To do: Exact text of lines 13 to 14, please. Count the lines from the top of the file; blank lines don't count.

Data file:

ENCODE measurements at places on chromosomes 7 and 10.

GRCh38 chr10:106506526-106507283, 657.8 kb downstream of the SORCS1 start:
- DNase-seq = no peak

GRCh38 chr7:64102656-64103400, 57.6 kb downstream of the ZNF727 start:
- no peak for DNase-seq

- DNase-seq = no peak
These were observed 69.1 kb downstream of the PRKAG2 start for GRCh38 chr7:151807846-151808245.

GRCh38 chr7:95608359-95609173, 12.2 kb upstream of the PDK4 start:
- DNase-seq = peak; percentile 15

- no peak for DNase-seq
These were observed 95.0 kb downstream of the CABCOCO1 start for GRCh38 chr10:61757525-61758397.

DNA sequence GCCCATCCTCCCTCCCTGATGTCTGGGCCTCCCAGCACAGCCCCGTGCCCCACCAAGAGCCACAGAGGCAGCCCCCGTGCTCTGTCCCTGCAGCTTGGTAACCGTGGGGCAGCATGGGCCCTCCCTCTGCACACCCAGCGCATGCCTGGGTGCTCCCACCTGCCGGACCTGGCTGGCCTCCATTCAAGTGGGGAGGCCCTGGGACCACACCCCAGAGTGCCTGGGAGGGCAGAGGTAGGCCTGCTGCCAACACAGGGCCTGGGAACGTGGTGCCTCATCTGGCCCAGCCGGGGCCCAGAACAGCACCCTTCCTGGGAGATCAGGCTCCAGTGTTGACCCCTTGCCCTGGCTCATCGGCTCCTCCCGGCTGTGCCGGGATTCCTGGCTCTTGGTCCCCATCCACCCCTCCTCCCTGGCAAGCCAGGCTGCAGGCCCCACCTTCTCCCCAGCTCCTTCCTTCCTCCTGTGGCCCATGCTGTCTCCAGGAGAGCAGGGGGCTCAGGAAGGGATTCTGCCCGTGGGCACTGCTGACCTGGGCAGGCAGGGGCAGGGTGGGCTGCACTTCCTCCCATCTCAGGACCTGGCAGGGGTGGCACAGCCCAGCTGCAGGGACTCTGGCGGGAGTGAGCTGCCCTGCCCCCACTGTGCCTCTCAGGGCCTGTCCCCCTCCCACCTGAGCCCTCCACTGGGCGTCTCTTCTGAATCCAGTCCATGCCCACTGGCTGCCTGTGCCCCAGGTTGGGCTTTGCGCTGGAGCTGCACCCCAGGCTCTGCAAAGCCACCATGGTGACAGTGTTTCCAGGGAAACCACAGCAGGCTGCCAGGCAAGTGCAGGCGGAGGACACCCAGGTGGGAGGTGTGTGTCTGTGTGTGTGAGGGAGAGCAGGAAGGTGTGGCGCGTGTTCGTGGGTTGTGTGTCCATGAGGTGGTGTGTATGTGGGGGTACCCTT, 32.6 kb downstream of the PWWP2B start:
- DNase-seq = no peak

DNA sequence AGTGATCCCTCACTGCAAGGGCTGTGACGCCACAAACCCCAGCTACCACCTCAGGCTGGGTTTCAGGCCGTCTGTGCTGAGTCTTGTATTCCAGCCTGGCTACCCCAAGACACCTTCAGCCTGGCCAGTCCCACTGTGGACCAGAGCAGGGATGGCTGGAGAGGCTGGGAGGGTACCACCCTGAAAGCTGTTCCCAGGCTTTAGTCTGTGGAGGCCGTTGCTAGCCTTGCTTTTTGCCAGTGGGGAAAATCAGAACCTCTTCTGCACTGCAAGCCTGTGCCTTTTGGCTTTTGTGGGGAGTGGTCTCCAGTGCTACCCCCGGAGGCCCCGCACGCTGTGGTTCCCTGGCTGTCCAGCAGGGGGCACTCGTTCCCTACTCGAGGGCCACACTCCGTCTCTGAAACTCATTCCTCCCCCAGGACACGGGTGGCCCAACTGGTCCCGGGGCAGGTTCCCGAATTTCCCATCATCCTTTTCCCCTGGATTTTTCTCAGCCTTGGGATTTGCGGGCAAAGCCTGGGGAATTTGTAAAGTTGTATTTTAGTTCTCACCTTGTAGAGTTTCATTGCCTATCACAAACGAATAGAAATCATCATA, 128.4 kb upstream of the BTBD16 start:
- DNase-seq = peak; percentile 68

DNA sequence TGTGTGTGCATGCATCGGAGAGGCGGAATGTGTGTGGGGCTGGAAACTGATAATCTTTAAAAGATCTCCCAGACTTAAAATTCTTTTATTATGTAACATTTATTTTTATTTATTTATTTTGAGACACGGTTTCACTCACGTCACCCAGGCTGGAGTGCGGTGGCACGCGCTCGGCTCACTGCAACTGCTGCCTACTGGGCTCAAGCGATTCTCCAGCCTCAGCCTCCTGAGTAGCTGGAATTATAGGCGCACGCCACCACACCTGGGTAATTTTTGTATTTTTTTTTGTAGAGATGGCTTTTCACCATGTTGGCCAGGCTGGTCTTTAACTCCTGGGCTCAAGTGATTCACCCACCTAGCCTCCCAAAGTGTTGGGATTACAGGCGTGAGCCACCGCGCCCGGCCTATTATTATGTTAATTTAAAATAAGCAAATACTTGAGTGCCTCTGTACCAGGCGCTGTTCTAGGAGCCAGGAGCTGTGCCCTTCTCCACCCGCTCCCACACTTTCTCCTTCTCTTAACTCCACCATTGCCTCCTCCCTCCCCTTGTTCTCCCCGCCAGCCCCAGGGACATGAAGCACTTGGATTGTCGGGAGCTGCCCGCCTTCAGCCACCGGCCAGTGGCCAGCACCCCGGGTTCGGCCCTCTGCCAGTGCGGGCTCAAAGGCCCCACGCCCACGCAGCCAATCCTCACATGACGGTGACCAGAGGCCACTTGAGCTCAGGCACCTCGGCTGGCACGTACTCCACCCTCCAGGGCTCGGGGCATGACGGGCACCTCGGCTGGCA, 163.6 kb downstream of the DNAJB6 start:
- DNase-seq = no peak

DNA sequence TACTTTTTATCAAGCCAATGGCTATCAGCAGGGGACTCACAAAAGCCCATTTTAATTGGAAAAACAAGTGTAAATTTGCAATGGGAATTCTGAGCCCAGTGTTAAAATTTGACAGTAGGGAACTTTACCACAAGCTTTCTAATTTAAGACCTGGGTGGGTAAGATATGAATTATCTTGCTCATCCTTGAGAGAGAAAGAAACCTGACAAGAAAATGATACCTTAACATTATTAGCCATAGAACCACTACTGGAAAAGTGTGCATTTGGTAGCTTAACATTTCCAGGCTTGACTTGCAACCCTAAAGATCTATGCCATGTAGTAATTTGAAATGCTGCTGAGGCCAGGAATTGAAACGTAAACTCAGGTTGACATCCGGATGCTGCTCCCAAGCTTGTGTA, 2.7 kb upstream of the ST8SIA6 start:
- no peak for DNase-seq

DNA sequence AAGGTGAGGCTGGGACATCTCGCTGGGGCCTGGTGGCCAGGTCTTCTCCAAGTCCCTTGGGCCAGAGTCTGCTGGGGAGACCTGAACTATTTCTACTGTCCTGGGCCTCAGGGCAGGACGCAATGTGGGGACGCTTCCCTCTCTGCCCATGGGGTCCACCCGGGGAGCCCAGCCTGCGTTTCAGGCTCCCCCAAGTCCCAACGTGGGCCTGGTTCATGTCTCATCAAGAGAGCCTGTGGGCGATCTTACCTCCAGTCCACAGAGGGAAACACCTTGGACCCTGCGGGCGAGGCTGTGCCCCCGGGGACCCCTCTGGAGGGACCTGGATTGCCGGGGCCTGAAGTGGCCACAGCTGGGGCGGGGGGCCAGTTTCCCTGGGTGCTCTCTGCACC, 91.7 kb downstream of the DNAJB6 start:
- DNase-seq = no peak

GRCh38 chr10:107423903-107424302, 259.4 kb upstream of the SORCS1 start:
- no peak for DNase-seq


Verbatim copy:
- DNase-seq = no peak

DNA sequence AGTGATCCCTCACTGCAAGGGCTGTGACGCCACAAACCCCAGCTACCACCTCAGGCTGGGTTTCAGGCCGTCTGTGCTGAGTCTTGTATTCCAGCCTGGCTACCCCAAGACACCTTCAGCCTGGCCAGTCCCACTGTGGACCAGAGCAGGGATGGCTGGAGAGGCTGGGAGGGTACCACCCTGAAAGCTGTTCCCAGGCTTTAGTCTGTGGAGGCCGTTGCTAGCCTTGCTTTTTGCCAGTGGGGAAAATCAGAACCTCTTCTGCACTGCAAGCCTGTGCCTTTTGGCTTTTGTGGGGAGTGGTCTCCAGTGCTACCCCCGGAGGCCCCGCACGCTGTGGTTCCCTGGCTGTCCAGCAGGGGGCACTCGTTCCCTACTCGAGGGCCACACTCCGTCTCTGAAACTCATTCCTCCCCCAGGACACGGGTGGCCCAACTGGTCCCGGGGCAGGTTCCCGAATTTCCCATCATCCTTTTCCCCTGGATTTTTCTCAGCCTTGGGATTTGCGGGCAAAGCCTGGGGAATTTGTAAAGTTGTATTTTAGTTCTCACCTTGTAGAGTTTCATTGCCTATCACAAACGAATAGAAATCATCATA, 128.4 kb upstream of the BTBD16 start: